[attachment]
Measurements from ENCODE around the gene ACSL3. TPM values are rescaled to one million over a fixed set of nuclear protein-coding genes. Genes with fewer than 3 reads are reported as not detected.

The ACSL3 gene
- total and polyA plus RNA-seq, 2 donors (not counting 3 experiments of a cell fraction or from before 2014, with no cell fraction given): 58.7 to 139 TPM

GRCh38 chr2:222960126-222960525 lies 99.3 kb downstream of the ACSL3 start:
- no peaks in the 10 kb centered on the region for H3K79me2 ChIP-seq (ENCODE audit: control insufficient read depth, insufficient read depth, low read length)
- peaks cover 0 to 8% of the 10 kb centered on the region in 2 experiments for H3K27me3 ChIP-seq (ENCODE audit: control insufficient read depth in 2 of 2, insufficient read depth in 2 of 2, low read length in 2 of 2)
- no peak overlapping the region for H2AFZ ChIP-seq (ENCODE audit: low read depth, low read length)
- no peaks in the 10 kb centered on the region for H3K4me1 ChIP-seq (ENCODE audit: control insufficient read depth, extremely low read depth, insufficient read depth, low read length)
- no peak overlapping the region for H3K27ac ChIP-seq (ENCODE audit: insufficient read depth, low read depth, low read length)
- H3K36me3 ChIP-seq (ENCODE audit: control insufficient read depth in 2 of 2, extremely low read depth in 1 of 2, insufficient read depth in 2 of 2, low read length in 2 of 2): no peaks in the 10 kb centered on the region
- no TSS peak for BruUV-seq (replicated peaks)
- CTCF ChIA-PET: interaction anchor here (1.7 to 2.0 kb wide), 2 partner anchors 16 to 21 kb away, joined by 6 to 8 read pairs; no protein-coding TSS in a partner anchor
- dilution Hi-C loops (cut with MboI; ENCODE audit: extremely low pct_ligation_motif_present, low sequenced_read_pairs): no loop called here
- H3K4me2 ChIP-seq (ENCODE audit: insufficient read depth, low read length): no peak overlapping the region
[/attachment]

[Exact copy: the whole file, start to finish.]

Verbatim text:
Measurements from ENCODE around the gene ACSL3. TPM values are rescaled to one million over a fixed set of nuclear protein-coding genes. Genes with fewer than 3 reads are reported as not detected.

The ACSL3 gene
- total and polyA plus RNA-seq, 2 donors (not counting 3 experiments of a cell fraction or from before 2014, with no cell fraction given): 58.7 to 139 TPM

GRCh38 chr2:222960126-222960525 lies 99.3 kb downstream of the ACSL3 start:
- no peaks in the 10 kb centered on the region for H3K79me2 ChIP-seq (ENCODE audit: control insufficient read depth, insufficient read depth, low read length)
- peaks cover 0 to 8% of the 10 kb centered on the region in 2 experiments for H3K27me3 ChIP-seq (ENCODE audit: control insufficient read depth in 2 of 2, insufficient read depth in 2 of 2, low read length in 2 of 2)
- no peak overlapping the region for H2AFZ ChIP-seq (ENCODE audit: low read depth, low read length)
- no peaks in the 10 kb centered on the region for H3K4me1 ChIP-seq (ENCODE audit: control insufficient read depth, extremely low read depth, insufficient read depth, low read length)
- no peak overlapping the region for H3K27ac ChIP-seq (ENCODE audit: insufficient read depth, low read depth, low read length)
- H3K36me3 ChIP-seq (ENCODE audit: control insufficient read depth in 2 of 2, extremely low read depth in 1 of 2, insufficient read depth in 2 of 2, low read length in 2 of 2): no peaks in the 10 kb centered on the region
- no TSS peak for BruUV-seq (replicated peaks)
- CTCF ChIA-PET: interaction anchor here (1.7 to 2.0 kb wide), 2 partner anchors 16 to 21 kb away, joined by 6 to 8 read pairs; no protein-coding TSS in a partner anchor
- dilution Hi-C loops (cut with MboI; ENCODE audit: extremely low pct_ligation_motif_present, low sequenced_read_pairs): no loop called here
- H3K4me2 ChIP-seq (ENCODE audit: insufficient read depth, low read length): no peak overlapping the region